Bert Patenaude always had this innate knack of scoring goals in bunches.
A brace here, a hat-trick there, a pair of goals within a handful minutes to turn a game on its head. They were back-breakers for the opposing side and a pain in the back for goalkeepers who constantly had to take the ball out of the goal.
Twice in 1931, the Fall River, Mass. native ripped the netting for five goals in a match for the New York Yankees and then again for the New York Giants.
As impressive as those feats were, Patenaude's biggest achievement occurred some 5,300 miles away a year prior in a fledgling international competition in Montevideo, Uruguay.
Only 20-years-old, Patenaude became the first player to record a hat-trick in a World Cup in 1930, although it took some 76 years to have that achievement recognized by FIFA.
During a nine-year career, his skill, speed, shot accuracy and soccer IQ made Patenaude one of the most lethal goal-scorers of the decade.
Superlatives flowed in almost as quickly as his goals.
The St. Louis Star and Times described Patenaude as "brilliant," while the New York Daily News called him a "superb opportunist."
The Brooklyn Times Union dubbed Patenaude as the best center forward in the American Soccer League.
"Patenaude is dangerous before the goal because he has the knack that has made Archie Stark great for years," the newspaper said in its Nov. 14, 1930 editions. "He can hook the ball into the net before it touches the ground. It provides an element of surprises against the defense and furnished the Fall River man with more speed and power to his boot when he connects."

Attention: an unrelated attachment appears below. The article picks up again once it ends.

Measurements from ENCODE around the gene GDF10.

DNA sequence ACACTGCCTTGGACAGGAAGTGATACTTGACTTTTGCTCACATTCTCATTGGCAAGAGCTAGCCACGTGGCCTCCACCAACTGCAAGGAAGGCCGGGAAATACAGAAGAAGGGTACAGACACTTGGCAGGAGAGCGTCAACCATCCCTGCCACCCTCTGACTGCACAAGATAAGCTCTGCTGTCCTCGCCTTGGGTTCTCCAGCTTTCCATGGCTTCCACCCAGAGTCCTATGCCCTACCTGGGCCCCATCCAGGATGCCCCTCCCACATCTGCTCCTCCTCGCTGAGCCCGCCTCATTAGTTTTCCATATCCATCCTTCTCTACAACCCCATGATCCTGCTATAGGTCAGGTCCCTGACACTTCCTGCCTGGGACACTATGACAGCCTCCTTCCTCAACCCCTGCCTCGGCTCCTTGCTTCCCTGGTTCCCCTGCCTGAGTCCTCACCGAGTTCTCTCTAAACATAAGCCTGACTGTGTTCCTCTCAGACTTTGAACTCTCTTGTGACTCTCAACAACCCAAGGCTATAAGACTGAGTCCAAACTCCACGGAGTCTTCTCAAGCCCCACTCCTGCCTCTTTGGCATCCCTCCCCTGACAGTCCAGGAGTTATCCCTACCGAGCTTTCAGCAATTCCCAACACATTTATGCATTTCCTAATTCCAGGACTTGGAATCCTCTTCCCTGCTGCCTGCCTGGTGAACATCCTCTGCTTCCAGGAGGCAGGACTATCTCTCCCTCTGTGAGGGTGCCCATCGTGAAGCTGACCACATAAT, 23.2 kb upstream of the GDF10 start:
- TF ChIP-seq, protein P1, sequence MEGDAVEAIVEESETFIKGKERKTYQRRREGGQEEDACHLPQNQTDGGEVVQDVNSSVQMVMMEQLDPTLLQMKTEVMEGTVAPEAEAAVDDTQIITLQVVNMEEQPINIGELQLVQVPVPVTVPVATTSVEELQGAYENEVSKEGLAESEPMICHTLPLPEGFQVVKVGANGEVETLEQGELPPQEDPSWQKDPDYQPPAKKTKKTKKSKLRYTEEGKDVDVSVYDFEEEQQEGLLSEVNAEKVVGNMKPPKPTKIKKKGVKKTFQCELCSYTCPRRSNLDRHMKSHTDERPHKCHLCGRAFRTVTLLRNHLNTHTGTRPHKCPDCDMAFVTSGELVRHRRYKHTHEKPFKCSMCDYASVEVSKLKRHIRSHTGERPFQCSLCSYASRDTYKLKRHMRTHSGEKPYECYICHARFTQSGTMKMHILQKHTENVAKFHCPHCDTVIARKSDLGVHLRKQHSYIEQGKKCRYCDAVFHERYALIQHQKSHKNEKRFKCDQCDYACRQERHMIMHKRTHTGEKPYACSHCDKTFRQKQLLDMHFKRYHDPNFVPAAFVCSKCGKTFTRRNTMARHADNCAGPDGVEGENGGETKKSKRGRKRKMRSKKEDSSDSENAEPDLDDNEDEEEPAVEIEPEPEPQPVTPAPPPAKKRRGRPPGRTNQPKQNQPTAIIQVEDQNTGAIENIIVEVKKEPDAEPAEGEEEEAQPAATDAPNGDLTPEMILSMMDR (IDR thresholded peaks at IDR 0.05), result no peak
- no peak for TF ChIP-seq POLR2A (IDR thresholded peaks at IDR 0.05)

The rest of the world learned at the inaugural World Cup.
Patenaude was one of 16 players selected to the team. Stark, one of the country's greatest forwards during the 1920s, declined to attend because he had an opportunity to play on a European tour, citing that the team had a very good goal-scorer in his place. "Patenaude was a good center forward," he was quoted in Tony Cirino's book, U.S. Soccer vs. the World. “But the World Cup wasn’t a big thing in those days. A trip to Europe was better than a trip to South America.”
Remember, the 1930 FIFA World Cup was the inaugural edition. It had no reputation and it wasn't until decades later that the tournament would take its place as the planet’s most prestigious team competition.
Due to the long distances and related costs to travel, only 13 teams agreed to participate in the world championship, which marked the 100th anniversary of the formation of the nation of Uruguay. After earning gold medals at the 1924 and 1928 Olympics, the Uruguayans were regarded as the best soccer team in the world.
On June 13, the U.S. squad embarked on an 18-day steamship journey to reach its destination before taking on the best in the world (the team didn’t return home until Sept 2, with an added stop in Brazil).
With only 13 teams – many European sides did not compete, citing costs and the long trip - three groups of three teams each and one with four were created. The Americans’ were draw into a group which included Belgium and Paraguay.
Not much was expected of the USA, which had rather mediocre performances at the two previous Olympics. When the Americans met Belgium at Parque Central Stadium on July 13, the field was "a bed of wet, sticky clay with pools of water too numerous to count," U.S. manager Wilfred Cummings wrote in his official report.